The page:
These activities are things we can be involved in as a community, but of course there are things we can be doing on a more individual level, which perhaps will only implicate ourselves. Introducing… the Mooncup! The mythical rumours whispered from woman to woman seem to correspond with the ethereal title of this tampon-alternative, but in fact the reliability, durability and comfort of this creation is worthy of legend and rooted in reality. On average a woman uses 11,000 tampons or pads in her lifetime which are only going to end up in landfill or in the sea. The Mooncup is made of silicone, and (surprisingly) is the shape of a small cup. It can be worn for up to eight hours under all circumstances – whilst swimming, sleeping and… anything else. Inserting it takes a bit of getting used to, but you can adjust quickly. Your Mooncup will last you for years, and costing just under £20, will save you all those annoying monthly trips to Tesco or Boots. Suitable even for women with sensitive skin, using the Mooncup is a simple way to change some part of your lifestyle in order to reduce your landfill waste. If you’re not convinced, the Mooncup website has even provided a Youtube video Tampon vs. Mooncup Rap Battle. This is where it’s at.
Studying languages has not only given me the ability to talk about plastic bags and yoghurt pots with my friends overseas, but it’s also provided the massive privilege of being able to spend time immersed in different cultures. In some ways the eco-friendly legend, Germany, does indeed seem to be a few steps ahead of our British ways. At the end of our house party in Heidelberg last year I was clearing up and recycled the paper beer bottle labels which had been collected from among the debris on the floor. My housemates were somewhat disappointed – they’d deliberately been collecting them so they could take them and the respective bottles to the supermarket to receive the Pfand (deposit) money you get on returning empties. Recycling wasn’t enough, Germany’s on the financial incentive! You buy a beer, pay a bit more for it than you would in England, but then get the extra back when you return the empty bottle for recycling. This doesn’t just happen domestically, it also applies in bars – recycling is quite literally at the centre of the party; not so boring after all.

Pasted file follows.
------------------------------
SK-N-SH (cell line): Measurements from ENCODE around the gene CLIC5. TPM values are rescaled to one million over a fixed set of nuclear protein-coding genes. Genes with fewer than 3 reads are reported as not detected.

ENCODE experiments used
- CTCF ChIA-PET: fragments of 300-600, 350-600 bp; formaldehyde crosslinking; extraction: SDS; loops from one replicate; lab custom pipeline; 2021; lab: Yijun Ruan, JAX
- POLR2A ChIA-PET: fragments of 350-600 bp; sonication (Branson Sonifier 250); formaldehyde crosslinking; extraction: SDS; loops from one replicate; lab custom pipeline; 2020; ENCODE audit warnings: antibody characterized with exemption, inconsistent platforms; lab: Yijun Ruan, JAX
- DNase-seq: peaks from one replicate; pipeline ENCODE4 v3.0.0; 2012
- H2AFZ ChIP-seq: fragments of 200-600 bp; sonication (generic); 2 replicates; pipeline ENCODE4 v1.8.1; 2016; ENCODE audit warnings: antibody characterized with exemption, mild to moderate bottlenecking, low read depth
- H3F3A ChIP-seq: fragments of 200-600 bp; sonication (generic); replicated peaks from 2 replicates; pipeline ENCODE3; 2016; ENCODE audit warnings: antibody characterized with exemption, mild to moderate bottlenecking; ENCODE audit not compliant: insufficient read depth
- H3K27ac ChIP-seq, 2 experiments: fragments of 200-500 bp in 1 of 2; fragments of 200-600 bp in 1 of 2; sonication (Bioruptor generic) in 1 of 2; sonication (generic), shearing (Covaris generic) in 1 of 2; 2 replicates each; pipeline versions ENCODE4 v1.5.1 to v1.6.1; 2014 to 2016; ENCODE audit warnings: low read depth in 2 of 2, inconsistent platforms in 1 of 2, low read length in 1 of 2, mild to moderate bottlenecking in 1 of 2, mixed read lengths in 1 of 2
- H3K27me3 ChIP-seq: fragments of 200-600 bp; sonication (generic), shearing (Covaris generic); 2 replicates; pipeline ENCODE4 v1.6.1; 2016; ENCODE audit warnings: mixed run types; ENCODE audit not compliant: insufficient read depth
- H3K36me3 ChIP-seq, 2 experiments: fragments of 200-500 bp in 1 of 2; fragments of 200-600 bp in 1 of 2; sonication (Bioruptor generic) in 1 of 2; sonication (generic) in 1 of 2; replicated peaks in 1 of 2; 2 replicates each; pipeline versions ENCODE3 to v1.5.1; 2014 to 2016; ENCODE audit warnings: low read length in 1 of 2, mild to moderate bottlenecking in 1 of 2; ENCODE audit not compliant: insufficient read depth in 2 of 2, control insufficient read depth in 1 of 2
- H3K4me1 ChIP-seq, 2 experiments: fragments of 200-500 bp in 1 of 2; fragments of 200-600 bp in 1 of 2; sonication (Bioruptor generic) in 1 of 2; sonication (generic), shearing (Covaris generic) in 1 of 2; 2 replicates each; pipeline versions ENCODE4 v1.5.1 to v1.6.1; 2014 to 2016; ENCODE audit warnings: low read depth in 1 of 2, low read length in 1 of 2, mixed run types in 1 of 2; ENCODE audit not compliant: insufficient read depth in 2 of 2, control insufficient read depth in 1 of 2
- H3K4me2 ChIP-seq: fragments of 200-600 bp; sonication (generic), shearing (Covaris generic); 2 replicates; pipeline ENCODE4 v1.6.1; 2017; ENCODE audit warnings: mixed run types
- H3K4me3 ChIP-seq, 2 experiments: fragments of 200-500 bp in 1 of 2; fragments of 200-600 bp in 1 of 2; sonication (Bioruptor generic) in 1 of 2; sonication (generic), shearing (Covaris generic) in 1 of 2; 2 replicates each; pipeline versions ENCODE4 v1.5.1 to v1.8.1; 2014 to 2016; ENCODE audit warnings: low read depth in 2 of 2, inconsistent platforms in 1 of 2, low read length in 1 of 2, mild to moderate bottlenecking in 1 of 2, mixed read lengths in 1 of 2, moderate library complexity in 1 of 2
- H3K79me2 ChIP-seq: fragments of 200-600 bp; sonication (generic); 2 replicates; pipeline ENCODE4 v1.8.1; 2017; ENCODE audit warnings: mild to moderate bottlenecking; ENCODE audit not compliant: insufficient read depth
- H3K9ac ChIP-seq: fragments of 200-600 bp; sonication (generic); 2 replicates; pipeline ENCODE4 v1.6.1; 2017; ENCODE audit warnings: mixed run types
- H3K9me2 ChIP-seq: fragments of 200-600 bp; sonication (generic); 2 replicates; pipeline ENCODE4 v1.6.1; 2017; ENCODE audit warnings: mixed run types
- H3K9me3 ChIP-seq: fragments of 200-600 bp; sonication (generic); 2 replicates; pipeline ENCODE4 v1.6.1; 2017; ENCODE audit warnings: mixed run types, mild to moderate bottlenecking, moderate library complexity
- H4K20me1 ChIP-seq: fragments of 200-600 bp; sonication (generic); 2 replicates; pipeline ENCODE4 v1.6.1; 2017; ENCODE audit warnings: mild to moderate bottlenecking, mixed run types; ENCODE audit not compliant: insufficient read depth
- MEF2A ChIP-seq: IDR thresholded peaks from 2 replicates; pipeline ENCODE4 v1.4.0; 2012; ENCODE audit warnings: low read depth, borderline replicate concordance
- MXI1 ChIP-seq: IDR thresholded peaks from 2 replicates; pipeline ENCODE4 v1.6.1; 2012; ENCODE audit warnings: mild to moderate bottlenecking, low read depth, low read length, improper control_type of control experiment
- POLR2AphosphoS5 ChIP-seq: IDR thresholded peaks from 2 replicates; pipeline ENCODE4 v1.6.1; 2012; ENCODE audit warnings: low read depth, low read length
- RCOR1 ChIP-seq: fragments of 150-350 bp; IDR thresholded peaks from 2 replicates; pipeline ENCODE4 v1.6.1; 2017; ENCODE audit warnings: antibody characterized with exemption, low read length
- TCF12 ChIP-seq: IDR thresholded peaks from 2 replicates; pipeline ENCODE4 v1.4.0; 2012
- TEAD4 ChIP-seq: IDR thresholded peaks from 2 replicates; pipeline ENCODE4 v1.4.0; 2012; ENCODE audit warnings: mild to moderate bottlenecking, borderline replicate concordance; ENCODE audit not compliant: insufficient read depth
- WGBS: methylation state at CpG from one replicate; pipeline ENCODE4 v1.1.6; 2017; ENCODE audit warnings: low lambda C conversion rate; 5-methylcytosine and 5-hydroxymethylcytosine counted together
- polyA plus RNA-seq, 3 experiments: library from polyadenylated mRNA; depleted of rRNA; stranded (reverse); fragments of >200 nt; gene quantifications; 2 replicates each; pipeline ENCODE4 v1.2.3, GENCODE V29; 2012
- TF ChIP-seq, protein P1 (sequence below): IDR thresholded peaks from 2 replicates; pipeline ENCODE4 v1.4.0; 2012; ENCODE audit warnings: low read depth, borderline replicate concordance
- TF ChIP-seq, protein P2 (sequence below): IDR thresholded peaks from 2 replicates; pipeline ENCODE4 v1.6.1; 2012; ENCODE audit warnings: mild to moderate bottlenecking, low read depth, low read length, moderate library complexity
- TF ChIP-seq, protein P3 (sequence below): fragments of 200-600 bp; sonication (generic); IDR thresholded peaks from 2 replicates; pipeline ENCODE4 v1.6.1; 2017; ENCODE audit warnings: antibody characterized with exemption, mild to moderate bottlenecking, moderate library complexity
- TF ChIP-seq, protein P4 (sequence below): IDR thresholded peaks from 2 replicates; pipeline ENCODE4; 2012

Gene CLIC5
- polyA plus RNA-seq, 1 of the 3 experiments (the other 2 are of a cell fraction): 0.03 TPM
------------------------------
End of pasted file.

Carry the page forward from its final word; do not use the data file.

We’re not in Germany, and I’m not asking us to be – but these are ideas being put into practice all over the world, hopefully some of them will interest you. Next time you walk down onto Prebends Bridge surrounded by Durham forest, remember how beautiful Durham is, and how beautiful Durham could remain.